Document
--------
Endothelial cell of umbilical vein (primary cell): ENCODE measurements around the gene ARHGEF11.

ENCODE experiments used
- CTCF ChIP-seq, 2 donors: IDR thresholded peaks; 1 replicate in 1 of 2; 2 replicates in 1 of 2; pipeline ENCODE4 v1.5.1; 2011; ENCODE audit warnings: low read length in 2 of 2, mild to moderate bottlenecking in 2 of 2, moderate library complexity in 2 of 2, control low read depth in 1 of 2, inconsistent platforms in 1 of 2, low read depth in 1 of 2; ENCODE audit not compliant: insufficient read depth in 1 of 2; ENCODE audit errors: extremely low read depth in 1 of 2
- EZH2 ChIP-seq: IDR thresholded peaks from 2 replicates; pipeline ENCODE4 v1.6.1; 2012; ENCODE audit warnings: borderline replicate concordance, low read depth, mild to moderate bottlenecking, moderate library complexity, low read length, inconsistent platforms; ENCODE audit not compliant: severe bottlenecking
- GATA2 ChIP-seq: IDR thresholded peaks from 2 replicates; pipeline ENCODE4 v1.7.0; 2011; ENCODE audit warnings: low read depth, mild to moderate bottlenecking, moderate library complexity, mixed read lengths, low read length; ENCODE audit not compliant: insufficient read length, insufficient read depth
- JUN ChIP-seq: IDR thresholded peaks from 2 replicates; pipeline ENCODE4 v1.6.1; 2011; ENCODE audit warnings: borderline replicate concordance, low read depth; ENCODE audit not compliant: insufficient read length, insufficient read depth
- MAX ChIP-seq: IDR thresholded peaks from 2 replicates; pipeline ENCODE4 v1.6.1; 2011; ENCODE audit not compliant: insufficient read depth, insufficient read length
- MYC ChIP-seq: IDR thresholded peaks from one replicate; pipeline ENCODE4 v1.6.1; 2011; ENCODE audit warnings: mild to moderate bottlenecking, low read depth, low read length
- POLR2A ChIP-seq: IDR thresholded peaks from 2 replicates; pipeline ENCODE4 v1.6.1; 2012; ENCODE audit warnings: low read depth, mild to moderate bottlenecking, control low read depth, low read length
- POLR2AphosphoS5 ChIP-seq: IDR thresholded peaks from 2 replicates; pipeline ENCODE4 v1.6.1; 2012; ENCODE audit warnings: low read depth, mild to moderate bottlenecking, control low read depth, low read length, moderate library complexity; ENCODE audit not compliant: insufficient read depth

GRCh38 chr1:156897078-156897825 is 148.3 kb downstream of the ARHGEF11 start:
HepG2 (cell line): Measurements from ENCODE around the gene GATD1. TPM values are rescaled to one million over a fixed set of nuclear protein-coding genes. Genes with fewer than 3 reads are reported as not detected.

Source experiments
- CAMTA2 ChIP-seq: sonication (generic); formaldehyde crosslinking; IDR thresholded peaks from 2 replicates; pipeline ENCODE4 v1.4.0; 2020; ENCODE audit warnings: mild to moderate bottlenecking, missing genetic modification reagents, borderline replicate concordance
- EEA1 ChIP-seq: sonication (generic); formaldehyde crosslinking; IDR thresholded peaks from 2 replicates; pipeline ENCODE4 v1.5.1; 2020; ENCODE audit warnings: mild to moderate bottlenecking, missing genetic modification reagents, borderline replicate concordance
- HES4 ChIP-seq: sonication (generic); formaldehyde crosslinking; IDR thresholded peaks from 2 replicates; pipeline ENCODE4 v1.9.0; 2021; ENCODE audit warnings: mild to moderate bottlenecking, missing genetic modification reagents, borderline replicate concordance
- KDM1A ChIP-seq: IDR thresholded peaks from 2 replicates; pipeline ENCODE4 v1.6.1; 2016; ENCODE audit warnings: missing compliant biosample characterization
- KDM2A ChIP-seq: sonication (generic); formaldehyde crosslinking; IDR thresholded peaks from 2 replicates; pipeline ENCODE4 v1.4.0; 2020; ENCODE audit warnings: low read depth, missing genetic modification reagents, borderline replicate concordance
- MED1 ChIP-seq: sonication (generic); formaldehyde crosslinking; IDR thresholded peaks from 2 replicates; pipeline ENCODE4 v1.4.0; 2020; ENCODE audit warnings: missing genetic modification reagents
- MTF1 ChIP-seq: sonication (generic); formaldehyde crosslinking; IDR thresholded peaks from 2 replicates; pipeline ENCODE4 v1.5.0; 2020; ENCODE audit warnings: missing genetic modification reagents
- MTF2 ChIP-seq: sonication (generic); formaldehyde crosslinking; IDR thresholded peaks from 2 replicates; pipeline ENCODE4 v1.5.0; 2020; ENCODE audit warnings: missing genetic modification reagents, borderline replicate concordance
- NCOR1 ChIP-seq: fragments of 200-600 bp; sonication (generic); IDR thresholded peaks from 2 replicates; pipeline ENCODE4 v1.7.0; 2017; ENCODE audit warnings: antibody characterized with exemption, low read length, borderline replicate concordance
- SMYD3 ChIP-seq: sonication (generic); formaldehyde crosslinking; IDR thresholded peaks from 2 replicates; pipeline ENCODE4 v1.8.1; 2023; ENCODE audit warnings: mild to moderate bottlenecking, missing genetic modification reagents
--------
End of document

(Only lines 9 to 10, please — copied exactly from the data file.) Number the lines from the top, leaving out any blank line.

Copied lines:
- POLR2A ChIP-seq: IDR thresholded peaks from 2 replicates; pipeline ENCODE4 v1.6.1; 2012; ENCODE audit warnings: low read depth, mild to moderate bottlenecking, control low read depth, low read length
- POLR2AphosphoS5 ChIP-seq: IDR thresholded peaks from 2 replicates; pipeline ENCODE4 v1.6.1; 2012; ENCODE audit warnings: low read depth, mild to moderate bottlenecking, control low read depth, low read length, moderate library complexity; ENCODE audit not compliant: insufficient read depth